Nina is herself a Malaise. Ample and convenient wordplay abounds and she becomes the embodiment of lassitude, her ethnic identity bound to connotations of unease and tropical malady. Just like Almayer's folly, which is imperfectly translated from the French folie meaning madness or insanity, not folly, malaise becomes her; it oozes in her bloodstream like her father's madness courses through his. The proportions of Almayer's Folly are ultimately those of a Greek tragedy, with masks and rituals and the wrath of the gods. A torpor reigns upon the set, itself real and wild and pulsing with a mercurial life force captured exquisitely by documentarian d.p. Rémon Fremont, who has worked with Akerman on some of her best nonfiction films, Sud, D'Est, and De l'autre côté. Here the rhythms of life are pitted against the meaning of life—as in Tabu's storied split between Murnau and Flaherty's divergent sensibilities—but Akerman's oneiric lyricism defies a clichéd heart of darkness and instead rests upon, with great longueurs, our baleful human fallibility. With plangent residual anxiety, Akerman cannot help questioning the possibility for love and poetry in a world that has, more than once, condoned hell on earth.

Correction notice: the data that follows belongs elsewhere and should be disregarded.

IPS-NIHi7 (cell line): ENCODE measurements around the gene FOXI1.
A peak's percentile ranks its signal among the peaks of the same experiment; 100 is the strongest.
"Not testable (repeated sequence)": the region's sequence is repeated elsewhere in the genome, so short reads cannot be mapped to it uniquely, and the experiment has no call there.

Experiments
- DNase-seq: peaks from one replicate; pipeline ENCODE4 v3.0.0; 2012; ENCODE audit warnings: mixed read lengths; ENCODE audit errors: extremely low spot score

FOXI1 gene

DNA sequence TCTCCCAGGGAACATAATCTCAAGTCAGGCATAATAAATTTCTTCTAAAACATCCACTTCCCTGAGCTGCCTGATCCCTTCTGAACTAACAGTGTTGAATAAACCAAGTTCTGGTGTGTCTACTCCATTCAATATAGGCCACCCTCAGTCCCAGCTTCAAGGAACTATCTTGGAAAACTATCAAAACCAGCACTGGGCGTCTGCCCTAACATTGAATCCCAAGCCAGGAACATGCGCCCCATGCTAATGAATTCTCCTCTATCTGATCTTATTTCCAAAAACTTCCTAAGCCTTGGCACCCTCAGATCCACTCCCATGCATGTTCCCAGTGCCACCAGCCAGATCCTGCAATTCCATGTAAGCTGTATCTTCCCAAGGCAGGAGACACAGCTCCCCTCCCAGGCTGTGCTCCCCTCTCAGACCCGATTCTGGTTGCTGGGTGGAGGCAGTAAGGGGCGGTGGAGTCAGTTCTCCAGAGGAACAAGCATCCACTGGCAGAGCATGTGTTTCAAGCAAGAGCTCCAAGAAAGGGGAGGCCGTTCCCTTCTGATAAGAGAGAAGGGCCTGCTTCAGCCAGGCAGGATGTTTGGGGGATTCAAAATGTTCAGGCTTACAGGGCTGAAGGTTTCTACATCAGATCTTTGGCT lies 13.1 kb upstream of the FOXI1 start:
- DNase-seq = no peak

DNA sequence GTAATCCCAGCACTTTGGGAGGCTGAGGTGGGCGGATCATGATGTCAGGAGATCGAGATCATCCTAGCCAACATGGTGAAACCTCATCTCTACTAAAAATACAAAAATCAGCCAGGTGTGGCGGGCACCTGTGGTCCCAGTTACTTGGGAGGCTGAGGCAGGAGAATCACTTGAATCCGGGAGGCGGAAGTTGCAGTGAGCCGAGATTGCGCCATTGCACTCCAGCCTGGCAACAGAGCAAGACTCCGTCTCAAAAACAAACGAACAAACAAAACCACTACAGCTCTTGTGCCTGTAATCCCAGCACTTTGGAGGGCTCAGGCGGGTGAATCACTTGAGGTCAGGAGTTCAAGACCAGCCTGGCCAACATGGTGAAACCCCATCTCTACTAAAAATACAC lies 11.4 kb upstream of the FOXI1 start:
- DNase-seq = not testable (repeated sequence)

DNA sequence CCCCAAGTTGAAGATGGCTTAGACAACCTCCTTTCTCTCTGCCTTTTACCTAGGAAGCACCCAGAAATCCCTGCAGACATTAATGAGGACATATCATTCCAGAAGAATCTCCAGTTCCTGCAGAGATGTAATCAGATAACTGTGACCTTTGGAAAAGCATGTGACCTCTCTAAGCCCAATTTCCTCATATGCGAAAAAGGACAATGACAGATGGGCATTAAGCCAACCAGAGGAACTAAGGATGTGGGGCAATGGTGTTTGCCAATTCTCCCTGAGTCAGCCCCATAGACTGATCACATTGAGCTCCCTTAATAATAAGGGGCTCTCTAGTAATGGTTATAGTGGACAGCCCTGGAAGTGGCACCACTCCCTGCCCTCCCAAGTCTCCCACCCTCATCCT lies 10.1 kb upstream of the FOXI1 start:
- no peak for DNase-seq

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Andréa Picard is a Toronto-based curator and writer who programs for the Toronto International Film Festival and writes a regular column for Cinema Scope magazine.More articles by Andréa Picard